Additionally, this is definitely an interim volume in the series. Nothing much gets resolved in The Weight of the World; one senses that it’s a long chess game and the various pieces are still getting moved into place.

As a result, I was never able to fully immerse myself in this series, though other readers who enjoy complex stories may enjoy it far more than I did. For my money, though, The Weight of the World, like The Promise of the Child, fails Daryl Gregory’s “Mom Test”: “Does Daryl’s Mom understand what’s going on? Does she understand the characters, what they want, and why they want it?” For this particular mom the answer is no, and I’m afraid I’m done with this series. However, if you’re a (very bright) reader who appreciates truly complex world-building, plots with multiple moving parts, and a cast of characters large enough to require frequent reference to the glossary, it’s worth checking out. For the right reader these will be 4 or 5 star books.

Published in January 2017. It is the 147th century; the turning of the Amaranthine new year. In the provinces of the Old World, the giant Elatine’s war of liberation has come to an impasse, leaving the wicked monarchy of the First in possession of the throne. In the Vaulted Lands of the Firmament, acolytes have risen up to execute their immortal masters. The opportunistic races of the Prism, intoxicated with greed, have arrived inside every Solar Satrapy to scavenge what’s left. In the wild Investiture, on a forgotten water moon, a crew of shipwrecked Privateers come face to face with their greatest terror, and with it the most valuable treasure in all the galaxy. Jatropha, legendary Immortal, must escort his precious charge through the exotic Westerly Provinces, knowing all the world would steal her if they could. Sotiris, his mind fading fast, must set out to find his dear, drowned sister in a land previously unglimpsed by anyone but the dead. Lycaste, now far from home, must journey in strange company to the edge of a tempestuous sea, to the lair of someone so dangerous that even the legendary Amaranthine fear his name. Skyhorse Publishing, under our Night Shade and Talos imprints, is proud to publish a broad range of titles for readers interested in science fiction (space opera, time travel, hard SF, alien invasion, near-future dystopia), fantasy (grimdark, sword and sorcery, contemporary urban fantasy, steampunk, alternative history), and horror (zombies, vampires, and the occult and supernatural), and much more. While not every title we publish becomes a New York Times bestseller, a national bestseller, or a Hugo or Nebula award-winner, we are committed to publishing quality books from a diverse group of authors.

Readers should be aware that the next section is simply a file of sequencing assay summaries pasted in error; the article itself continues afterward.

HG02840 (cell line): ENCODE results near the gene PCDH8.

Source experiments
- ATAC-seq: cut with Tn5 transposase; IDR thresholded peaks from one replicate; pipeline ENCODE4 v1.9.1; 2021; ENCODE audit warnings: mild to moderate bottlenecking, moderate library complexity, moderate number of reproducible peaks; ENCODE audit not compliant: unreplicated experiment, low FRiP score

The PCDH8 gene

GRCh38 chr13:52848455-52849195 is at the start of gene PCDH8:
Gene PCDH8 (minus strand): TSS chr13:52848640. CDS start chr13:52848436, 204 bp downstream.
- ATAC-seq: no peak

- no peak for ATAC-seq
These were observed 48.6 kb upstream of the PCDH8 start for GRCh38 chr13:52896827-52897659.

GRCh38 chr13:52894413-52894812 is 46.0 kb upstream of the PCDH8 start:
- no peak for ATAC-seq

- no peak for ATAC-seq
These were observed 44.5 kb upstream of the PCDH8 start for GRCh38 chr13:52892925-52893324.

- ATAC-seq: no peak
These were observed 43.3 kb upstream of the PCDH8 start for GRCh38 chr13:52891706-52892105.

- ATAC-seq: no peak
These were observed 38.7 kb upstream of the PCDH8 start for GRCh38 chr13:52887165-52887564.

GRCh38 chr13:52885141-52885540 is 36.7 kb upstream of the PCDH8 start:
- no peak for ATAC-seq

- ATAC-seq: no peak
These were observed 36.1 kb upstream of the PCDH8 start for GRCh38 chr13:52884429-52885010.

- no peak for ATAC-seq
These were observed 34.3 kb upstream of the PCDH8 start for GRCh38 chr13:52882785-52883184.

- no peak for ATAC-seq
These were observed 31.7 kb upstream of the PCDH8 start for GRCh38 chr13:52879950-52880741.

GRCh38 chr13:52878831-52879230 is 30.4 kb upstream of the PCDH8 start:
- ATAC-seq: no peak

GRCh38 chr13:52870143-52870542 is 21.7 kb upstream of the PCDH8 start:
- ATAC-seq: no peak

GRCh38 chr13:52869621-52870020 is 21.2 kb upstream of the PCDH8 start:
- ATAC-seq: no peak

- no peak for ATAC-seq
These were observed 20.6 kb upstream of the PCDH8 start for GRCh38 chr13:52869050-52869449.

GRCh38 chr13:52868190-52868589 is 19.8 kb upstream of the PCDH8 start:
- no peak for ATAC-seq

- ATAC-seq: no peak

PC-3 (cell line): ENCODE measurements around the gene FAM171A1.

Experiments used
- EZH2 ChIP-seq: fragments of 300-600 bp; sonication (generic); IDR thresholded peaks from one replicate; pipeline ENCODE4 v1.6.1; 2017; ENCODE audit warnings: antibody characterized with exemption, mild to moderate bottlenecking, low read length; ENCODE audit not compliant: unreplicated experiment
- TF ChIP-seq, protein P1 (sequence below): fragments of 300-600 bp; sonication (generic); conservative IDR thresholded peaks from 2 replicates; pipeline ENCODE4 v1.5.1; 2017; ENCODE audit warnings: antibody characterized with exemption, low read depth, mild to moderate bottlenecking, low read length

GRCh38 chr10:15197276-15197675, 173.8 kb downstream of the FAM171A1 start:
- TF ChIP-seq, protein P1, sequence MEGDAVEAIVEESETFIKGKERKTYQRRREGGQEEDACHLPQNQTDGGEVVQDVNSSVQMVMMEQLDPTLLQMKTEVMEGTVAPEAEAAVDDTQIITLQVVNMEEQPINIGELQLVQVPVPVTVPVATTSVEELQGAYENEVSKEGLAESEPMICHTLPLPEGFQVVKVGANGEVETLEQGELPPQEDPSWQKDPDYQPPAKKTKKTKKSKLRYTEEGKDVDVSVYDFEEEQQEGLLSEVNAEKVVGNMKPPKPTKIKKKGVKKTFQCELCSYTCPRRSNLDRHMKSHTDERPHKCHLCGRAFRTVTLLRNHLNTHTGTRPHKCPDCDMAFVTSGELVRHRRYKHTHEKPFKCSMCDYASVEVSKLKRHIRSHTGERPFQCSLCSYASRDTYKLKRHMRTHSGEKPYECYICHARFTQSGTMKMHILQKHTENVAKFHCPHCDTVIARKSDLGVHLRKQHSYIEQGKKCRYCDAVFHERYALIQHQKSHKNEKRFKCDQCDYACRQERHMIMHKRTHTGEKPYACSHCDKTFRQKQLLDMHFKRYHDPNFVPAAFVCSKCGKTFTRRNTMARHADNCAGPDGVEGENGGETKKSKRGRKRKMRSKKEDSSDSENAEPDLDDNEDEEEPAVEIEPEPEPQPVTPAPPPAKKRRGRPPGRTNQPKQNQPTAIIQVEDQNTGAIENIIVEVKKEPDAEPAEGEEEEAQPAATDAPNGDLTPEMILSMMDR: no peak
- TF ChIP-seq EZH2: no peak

• Tadiana Jones

    TADIANA JONES, on our staff since July 2015, is an intellectual property lawyer with a BA in English. She inherited her love of classic and hard SF from her father and her love of fantasy and fairy tales from her mother. She lives with her husband and four children in a small town near the mountains in Utah. Tadiana juggles her career, her family, and her love for reading, travel and art, only occasionally dropping balls. She likes complex and layered stories and characters with hidden depths. Favorite authors include Lois McMaster Bujold, Brandon Sanderson, Robin McKinley, Connie Willis, Isaac Asimov, Larry Niven, Megan Whalen Turner, Patricia McKillip, Mary Stewart, Ilona Andrews, and Susanna Clarke.